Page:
Armenian email campaign asks SpaceX not to help Turkish regime launch satellite – TechCrunch
SpaceX staff and members of the media were inundated this morning with emails apparently from concerned Armenians around the world, asking the company to cancel a launch contract with the Turkish government. The concerns are valid – and the mass email method surprisingly effective.
In the electronic form, received by TechCrunch staff hundreds of times in duplicate and with minor variations, the senders explain that they represent or stand in solidarity with Armenians around the world, an ethnic and national group that suffered under the regime. authoritarian and regional influence of Turkey. President, Tayyip Erdogan.
SpaceX is expected to launch Turkey’s Turksat-5A satellite in a month or two, an Airbus-built geostationary communications satellite that will serve much of Europe, Asia and the Middle East. The deal has been on the books for a long time, and SpaceX CEO and founder Elon Musk even traveled to Turkey to meet with Erdogan about the satellite in 2017.
To get into the complexities of long conflict in which Armenia, Azerbaijan, Turkey and neighboring countries and powers have been included is beyond the scope of this article, but it is hardly controversial to say that there has been serious human rights violations under the regime of Erdogan and others. The word “genocide” is frequently used.
As the email plea points out, many countries and governments have chosen to condemn Turkey’s behavior, and some companies have stopped doing business with the government. Will SpaceX join them?
At this point – a month before launch, when the payload is probably already locked down – it seems unlikely that SpaceX will return the millions of dollars Turkey arguably already paid, in order to appear more ethical in distorting, for so. say, the government there.
But the campaign raises a legitimate question increasingly faced by new tech-driven companies that grow to encompass a diverse and sometimes difficult to navigate global community. Where do companies like SpaceX – or Apple, or Google, or Facebook, or for that matter Airbus – draw the line? Should SpaceX be selfless and mercenary, just providing services to whoever pays? Or are there governments or people whose money will not be taken?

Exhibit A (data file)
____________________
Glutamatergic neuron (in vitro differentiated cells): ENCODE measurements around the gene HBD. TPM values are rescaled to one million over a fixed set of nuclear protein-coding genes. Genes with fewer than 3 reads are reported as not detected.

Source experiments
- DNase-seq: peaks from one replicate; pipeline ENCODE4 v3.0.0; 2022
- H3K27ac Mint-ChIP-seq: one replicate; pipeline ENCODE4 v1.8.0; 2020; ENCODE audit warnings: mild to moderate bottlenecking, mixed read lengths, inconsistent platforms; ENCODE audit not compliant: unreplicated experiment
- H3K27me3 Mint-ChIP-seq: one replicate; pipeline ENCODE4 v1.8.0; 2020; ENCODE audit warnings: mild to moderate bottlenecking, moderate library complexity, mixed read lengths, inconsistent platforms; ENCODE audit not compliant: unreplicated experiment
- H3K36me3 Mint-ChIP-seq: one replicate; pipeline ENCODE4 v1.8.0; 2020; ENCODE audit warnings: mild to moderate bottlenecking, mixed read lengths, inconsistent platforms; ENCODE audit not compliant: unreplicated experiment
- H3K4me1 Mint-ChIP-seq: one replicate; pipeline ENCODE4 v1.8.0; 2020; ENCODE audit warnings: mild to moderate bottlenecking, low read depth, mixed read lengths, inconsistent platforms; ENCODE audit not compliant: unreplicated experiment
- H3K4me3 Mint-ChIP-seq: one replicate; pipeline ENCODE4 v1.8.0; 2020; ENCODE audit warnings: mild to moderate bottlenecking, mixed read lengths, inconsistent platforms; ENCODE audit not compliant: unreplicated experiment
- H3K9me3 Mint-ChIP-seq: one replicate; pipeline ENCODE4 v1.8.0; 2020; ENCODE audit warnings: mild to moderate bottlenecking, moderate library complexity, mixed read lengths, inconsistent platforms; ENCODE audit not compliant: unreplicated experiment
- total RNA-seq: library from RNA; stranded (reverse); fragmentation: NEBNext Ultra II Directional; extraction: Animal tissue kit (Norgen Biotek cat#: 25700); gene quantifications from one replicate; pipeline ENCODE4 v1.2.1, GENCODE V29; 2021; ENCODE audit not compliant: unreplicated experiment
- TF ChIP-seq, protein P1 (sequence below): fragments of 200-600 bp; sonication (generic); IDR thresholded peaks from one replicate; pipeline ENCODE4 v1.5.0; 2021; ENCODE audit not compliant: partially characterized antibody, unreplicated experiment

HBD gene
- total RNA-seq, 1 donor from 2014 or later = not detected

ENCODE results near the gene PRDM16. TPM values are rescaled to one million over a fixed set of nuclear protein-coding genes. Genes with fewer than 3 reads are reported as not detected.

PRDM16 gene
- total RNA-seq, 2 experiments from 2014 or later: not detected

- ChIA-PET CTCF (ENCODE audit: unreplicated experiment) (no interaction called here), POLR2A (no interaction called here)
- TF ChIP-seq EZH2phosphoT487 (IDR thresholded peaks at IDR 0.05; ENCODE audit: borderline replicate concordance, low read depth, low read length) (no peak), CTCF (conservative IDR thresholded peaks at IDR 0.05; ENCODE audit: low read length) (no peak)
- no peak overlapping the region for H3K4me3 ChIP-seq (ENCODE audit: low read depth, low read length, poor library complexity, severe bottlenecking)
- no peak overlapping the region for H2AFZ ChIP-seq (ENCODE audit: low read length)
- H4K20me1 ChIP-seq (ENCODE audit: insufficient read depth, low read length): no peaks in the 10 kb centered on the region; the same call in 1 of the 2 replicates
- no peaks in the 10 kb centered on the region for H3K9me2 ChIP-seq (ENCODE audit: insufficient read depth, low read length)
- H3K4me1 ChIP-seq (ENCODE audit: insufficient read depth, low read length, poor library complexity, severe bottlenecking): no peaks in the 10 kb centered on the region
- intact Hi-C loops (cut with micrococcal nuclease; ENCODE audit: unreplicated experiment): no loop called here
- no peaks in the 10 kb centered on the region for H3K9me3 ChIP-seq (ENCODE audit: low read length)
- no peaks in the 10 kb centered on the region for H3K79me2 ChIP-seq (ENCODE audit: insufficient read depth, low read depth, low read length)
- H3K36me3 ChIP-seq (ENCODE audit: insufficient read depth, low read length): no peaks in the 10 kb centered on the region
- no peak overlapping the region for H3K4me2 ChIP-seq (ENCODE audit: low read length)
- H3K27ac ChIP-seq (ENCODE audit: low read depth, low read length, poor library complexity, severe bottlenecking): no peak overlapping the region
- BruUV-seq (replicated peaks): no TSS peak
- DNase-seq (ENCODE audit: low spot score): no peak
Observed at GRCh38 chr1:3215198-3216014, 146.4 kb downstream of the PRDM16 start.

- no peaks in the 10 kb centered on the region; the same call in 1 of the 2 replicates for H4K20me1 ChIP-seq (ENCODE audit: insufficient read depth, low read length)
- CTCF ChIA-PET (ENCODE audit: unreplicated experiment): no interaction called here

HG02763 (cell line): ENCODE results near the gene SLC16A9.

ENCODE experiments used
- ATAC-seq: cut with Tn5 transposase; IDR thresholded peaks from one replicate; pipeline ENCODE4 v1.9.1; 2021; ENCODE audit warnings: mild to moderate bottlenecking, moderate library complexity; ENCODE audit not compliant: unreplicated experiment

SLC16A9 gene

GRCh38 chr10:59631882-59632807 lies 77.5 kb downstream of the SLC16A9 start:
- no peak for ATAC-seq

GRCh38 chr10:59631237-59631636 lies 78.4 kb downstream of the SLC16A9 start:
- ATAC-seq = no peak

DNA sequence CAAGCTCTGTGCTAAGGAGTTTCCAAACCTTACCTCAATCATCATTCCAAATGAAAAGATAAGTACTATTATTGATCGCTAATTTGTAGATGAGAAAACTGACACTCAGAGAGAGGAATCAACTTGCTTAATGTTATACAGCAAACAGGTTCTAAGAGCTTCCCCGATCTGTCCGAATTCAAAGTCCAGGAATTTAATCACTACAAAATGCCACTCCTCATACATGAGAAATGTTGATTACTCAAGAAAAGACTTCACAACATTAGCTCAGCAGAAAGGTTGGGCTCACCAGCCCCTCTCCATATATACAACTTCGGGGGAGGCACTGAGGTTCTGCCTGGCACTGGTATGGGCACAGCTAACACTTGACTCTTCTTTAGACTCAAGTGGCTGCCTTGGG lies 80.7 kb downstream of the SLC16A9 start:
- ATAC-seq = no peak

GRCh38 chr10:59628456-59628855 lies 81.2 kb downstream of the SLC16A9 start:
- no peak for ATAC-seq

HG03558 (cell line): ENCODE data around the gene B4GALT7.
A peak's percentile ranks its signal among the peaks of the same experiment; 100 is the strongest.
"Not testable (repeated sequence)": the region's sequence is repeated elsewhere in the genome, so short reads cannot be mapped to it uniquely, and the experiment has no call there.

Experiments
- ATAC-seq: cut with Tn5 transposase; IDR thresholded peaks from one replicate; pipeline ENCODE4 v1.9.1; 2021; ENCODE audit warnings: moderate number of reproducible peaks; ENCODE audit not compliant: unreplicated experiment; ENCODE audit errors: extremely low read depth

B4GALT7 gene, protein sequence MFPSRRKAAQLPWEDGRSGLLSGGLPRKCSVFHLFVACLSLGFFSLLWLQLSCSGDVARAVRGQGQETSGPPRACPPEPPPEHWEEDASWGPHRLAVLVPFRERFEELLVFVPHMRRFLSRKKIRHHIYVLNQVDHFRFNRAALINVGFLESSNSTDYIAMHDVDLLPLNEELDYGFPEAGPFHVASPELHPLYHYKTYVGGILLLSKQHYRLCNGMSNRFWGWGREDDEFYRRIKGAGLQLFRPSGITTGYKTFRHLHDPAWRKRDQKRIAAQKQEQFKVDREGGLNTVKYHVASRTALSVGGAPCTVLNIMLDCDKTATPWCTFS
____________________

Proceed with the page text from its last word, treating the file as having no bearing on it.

So far, SpaceX has not had to take too narrow a path on this front; The launch industry is heavily focused on military and government contracts, so the deal is already done with this particular devil. But as she becomes established and can be a bit more demanding with her clients, she may consider acting as a gatekeeper in the industry where 10 years ago she was a trailblazer.
As for the email campaign, TechCrunch staff were surprised at how well it evaded Google’s spam filters. I contacted the person indicated in the email as the initiator of the campaign, who did not identify himself beyond being part of the “Artsakh Strong” movement, for more information and to be removed from future emails (which I was).
The person explained that the emails were sent by individuals, and not from a central location, which, despite their duplicate content, may explain why they all reach our inboxes. “These are people coming together to make their unified voice heard,” she wrote. “We are not affiliated with any group, but our message is shared by all American Armenians. I apologize for the inconvenience of you having to delete excessive emails, but our people are being murdered on a daily basis and we need to bring attention to our cause.
She suggested that as an American company, SpaceX should embody the country’s (supposed) values and refuse to do business with regimes like Erdogan’s. Additionally, she noted that SpaceX receives a lot of funding and business from the U.S. government, which amounts to an indirect blessing of its deals as being in the public interest.
“There are calls for sanctions from Turkey by the United States and other NATO countries,” she wrote. “SpaceX is urged to take all of these factors into consideration and decide for itself whether or not it wishes to continue helping Turkey in the face of such overwhelming and clear evidence of criminal actions. At the very least, Elon Musk and SpaceX can stop the launch to see what those investigations lead to. While this could be a loss of profit for SpaceX, it would be a huge leap forward for global progress. “
Artsakh Strong raises legitimate points that many companies providing services internationally must address or have their intentions inferred from their actions. It cannot be the first, nor the last, that SpaceX or any of the new generations of space companies will have to make a difficult choice. At the very least, they could explain why they choose how they do it.
(Update: Artsakh Strong, which refers to the Republic of Artsakh, was originally identified as an individual in this post rather than a movement. This has been corrected and my ignorance exposed.)